These embedded billboards of product names add to the realism particularly for car racing and field-sports with placement around perimeters. Whether this can be successfully extended to other genre of games such as an online first person shooter (FPS) has yet to be determined. Therefore this exploratory study embedding billboards in a first person shooter game was designed to add to our knowledge of the effectiveness of billboards in a gaming environment. In particular, whether billboards are recalled and whether they have any effect on gamers in terms of their game experience, was examined.
This paper will discuss in details how are game console interfaces assisting in creating gaming experience. As it is a relatively new strategy, there is a dearth of research on in-game advertising; indeed the first studies of online games were undertaken as recently as 2002. Kim et al. (2002) investigated motivations to using online games and Nelson (2002) studied recall of brand placements in computer racing games. Even though billboard use in the virtual environment has not been the focus of academic research there has been some academic interest in the context of real world' billboards (Bloom 2000; Donthu, Cherian, and Bhargava 1993; Pham 1992; Taylor and Franke 2003). For the 'real world' studies, recall of the billboards is employed as a common measure of outdoor advertising effectiveness (Donthu, Cherian, and Bhargava 1993; Fitts and Hewett 1977). Factors that are related to the recall of billboards include ( 1) those concerned with the billboard itself, i.e. colour, position, location, number of words and brevity and legibility of message, and ( 2) consumer characteristics, i.e. attitude to advertising which incorporates attitude to outdoor advertisements (Bhargava, Donthu, and Caron 1994; Donthu, Cherian, and Bhargava 1993).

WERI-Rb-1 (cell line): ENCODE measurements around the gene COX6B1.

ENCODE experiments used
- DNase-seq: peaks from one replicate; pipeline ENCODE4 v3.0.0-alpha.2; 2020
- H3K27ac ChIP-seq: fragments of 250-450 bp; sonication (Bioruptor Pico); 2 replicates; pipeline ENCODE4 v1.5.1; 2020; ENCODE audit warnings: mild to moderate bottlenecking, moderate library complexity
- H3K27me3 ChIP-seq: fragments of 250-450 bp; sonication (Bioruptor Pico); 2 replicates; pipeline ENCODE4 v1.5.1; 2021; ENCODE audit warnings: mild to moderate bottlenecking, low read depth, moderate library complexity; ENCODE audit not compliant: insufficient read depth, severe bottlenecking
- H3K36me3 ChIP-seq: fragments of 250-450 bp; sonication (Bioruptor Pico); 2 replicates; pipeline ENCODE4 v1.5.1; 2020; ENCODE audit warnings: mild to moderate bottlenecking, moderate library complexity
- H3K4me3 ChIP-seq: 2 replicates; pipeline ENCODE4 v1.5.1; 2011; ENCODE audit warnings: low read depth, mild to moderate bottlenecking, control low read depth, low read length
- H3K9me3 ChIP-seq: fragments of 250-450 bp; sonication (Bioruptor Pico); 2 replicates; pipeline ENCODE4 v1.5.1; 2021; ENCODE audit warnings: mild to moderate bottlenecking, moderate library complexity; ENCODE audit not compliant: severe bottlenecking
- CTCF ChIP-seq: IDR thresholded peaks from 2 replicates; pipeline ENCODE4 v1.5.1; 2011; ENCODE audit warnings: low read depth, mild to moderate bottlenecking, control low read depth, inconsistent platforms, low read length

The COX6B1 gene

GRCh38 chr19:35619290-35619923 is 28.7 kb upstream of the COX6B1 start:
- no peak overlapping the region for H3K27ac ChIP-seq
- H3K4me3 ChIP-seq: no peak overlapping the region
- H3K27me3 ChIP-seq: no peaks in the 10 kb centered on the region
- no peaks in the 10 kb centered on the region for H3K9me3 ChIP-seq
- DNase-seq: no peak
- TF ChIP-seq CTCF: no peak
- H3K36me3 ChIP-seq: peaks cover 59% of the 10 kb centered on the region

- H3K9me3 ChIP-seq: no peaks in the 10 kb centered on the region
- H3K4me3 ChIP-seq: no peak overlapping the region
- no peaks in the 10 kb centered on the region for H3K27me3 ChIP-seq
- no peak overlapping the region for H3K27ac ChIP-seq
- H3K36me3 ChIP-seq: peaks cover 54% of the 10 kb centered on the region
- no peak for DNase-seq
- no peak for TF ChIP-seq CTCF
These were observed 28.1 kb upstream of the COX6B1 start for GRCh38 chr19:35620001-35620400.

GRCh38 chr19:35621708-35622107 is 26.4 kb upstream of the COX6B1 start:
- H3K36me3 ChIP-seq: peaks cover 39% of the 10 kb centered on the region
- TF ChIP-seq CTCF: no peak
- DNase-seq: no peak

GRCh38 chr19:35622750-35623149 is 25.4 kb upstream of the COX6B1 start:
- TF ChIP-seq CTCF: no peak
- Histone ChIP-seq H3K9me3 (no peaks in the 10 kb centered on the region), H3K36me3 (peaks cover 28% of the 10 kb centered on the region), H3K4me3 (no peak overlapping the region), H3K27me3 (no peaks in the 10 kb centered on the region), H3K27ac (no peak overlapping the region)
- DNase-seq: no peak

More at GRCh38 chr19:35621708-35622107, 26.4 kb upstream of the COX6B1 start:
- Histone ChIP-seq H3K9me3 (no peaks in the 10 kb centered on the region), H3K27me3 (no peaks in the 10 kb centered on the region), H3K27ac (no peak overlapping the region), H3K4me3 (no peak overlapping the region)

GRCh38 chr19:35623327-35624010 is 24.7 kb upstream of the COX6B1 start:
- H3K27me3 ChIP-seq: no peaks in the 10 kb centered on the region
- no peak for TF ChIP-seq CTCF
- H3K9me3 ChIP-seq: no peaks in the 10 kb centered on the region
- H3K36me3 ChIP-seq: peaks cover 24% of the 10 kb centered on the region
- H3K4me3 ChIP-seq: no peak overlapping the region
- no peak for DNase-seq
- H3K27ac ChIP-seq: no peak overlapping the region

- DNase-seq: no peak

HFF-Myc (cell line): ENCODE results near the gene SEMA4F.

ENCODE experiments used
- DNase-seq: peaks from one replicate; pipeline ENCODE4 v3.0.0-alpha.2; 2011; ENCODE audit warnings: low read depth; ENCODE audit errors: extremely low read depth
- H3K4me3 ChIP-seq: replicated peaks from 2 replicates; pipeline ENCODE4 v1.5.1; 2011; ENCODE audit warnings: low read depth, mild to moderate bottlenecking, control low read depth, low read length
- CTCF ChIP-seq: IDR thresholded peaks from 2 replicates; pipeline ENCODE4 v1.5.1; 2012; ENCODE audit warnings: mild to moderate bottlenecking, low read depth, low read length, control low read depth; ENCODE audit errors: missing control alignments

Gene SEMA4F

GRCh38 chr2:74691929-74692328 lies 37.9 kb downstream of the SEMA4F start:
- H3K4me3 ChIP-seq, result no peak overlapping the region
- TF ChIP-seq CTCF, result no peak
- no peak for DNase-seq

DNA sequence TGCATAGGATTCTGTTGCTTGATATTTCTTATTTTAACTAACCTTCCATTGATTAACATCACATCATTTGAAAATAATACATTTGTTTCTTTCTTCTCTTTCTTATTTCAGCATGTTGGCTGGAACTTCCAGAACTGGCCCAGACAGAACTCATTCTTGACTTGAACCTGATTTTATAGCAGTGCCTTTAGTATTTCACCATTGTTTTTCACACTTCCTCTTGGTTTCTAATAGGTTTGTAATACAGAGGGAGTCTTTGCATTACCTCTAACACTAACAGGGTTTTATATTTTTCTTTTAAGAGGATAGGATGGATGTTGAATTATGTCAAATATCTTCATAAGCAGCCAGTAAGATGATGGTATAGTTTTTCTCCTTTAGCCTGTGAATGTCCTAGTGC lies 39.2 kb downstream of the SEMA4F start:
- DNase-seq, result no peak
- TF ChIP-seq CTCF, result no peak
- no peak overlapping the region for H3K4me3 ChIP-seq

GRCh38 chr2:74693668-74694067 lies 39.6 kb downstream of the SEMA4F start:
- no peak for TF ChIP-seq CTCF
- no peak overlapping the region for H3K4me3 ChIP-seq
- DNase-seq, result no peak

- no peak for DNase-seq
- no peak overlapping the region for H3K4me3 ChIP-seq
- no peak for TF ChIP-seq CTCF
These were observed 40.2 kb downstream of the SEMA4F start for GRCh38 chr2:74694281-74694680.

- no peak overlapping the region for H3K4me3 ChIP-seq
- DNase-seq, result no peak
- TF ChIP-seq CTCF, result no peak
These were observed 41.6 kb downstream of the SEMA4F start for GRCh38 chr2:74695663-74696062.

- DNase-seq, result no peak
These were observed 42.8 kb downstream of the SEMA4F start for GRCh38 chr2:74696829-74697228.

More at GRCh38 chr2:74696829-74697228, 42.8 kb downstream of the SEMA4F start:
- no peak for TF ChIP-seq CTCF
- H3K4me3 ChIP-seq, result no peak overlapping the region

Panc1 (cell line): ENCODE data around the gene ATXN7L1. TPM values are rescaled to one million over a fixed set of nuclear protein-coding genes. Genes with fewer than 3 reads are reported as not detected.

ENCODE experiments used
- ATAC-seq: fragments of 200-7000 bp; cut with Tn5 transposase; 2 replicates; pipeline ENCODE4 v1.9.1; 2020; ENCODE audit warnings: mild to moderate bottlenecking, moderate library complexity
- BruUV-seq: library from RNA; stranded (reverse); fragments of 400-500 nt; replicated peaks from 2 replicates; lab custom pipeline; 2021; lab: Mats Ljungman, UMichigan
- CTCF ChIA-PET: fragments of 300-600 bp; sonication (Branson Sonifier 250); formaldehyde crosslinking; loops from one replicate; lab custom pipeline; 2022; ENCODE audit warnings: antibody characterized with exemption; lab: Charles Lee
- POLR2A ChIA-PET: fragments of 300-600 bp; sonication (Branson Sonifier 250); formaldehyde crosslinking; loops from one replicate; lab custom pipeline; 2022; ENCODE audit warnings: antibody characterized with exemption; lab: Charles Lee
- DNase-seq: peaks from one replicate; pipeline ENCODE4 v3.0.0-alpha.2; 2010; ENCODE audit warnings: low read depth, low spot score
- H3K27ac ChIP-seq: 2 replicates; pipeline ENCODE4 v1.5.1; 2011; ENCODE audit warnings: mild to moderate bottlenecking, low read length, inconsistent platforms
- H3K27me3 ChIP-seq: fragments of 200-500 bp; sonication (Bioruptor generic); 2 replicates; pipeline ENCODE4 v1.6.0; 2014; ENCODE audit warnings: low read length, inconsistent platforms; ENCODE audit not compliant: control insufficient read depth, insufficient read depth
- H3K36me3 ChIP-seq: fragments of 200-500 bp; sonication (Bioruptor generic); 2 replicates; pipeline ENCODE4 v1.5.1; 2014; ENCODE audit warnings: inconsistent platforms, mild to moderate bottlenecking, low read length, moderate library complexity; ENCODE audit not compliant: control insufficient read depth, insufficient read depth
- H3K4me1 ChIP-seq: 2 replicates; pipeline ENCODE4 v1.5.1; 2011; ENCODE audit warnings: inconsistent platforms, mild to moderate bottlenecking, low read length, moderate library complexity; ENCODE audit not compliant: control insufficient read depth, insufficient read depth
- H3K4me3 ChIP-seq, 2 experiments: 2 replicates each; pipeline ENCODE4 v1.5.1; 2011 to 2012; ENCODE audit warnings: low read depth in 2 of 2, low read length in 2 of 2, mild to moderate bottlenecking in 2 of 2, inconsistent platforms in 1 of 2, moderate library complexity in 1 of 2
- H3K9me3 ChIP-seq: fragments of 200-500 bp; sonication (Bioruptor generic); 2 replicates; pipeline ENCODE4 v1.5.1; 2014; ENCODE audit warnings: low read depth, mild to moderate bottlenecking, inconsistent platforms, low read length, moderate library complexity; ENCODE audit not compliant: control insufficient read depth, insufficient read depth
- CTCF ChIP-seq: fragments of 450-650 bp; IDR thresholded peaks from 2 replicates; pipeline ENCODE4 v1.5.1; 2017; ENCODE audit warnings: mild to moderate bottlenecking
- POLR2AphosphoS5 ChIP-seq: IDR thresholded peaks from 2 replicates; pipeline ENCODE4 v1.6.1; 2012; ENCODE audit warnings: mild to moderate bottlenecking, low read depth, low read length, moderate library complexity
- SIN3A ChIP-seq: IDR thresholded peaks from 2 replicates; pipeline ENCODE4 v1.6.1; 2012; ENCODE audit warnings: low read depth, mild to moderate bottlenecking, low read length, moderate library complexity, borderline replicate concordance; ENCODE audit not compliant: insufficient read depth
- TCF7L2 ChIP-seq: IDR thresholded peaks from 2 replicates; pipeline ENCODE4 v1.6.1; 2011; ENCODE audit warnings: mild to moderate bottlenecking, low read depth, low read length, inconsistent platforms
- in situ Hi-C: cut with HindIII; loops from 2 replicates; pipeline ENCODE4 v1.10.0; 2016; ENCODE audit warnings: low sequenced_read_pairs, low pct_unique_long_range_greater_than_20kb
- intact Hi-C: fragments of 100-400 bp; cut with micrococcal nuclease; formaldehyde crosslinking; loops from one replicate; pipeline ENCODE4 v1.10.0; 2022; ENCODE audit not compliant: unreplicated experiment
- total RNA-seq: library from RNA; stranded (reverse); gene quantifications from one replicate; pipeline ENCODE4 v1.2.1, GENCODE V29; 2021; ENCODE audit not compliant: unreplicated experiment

To achieve the objectives of the study a multiplayer 'fragging' session was organized. The first step in the process was to identify an appropriate online multiplayer game in which to embed billboards. A FPS game was chosen for this study as this genre is the most popular in online multiplayer games (Euromonitor 2003; Game Research 2002). A new map i.e. a level within the game world, was created into which three billboards for different products were inserted. The locations of the billboards were highly visible in areas where all gamers would pass. Exposure time could not be controlled as it is determined by the player, however, the strategic positioning of the billboards ensured maximum exposure. Furthermore, players would repeatedly pass all three of the billboards throughout the duration of the session. This difficulty in controlling for exposure is not unique to online gaming; studies of outdoor billboards would encounter the same issue.
The choice of products to be advertised on each of the three billboards was made after a discussion with two online gamers. The gamers suggested that consumables such as pizza and soda would have personal relevance particularly when playing games. A third product, a digital camera, was chosen as the final